As Lezard put it in that Guardian review (a cutting of which lay at the back of my second hand Collected Poems), ‘One may ask oneself what the hell Hill is going on about, but just listen to the glorious way he says it.’

Sir Geoffrey signed my second-hand collected poems a second time. ‘And again’.
‘Again and again in peace, let us pray to the Lord,’ I muttered, dropping in an allusion of my own. I first read Hill at school (Genesis), heard him at university, heard him again as the 80 year old patriarch of English verse. Resurgat.

Monday, 3 December 2012

Rejoice, rejoice, Emmanuel shall come to thee, O Israel

My wife sings in the choir at the magnificent Astbury parish church on ‘High Days and Holidays’ in exchange for practising with them on a Friday night – one of her few ‘me-times’ during a busy week.

She also sings at the occasional wedding or other service. I like going with her when it’s Candlemas, Easter or Advent – or one of the other major festivals. I love all that. Funnily enough, my wife doesn’t. She is inveterately ‘low-church’ and was perfectly happy when we attended a Baptist church. She’s very pragmatic and doesn’t like ‘fripperies’. She's not keen on wearing the very fetching red choir robes either. I think they’re cool. What she does like, though, is the music.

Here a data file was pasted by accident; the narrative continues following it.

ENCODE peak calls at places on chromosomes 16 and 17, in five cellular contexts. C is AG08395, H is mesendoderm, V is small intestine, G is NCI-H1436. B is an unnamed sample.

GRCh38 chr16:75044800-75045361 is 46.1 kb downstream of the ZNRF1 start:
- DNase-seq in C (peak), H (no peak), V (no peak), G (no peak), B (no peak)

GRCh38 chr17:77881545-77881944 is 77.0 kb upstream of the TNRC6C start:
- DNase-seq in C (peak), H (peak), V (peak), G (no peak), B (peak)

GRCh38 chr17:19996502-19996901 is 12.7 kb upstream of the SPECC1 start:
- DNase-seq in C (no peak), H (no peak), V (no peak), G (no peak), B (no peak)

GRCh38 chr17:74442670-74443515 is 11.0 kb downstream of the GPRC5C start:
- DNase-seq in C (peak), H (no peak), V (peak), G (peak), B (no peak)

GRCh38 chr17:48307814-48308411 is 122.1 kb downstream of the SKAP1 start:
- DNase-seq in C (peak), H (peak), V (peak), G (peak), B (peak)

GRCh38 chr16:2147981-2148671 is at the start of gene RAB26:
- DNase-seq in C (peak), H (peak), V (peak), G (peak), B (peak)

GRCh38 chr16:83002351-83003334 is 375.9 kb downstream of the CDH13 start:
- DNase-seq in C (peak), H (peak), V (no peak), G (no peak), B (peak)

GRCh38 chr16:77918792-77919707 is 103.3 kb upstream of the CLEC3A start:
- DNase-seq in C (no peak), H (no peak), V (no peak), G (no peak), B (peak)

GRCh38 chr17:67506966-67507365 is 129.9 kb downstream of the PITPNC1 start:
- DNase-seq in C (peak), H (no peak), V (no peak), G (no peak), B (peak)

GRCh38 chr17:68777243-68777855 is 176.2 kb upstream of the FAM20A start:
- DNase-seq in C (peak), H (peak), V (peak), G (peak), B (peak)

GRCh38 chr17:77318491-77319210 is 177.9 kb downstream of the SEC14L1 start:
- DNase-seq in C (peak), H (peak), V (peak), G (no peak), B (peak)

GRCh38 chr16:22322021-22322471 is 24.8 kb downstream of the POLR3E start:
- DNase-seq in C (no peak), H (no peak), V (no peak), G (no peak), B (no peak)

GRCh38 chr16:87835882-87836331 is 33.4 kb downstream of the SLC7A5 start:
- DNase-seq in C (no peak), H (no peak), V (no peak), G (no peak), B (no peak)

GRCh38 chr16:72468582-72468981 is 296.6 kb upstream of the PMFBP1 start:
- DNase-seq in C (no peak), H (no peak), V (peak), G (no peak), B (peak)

They have a very competent and knowledgeable conductor up there at Astbury and they do proper anthems and the kind of traditional Anglican music that is so rarely heard these days. Where else could my wife go – other than to some kind of choral or operatic society – to sing ‘proper’ music? I mean, no disrespect to ‘happy-clappy’ or ‘contemporary’ Christian music buffs (oh, alright, I’ll come clean, with a lot of disrespect for ... ). I'm sure that contemporary worship-songs demand a level of musicianship in a different way, but let’s face it – if you want to sing something more stretching then you're going to have to look elsewhere.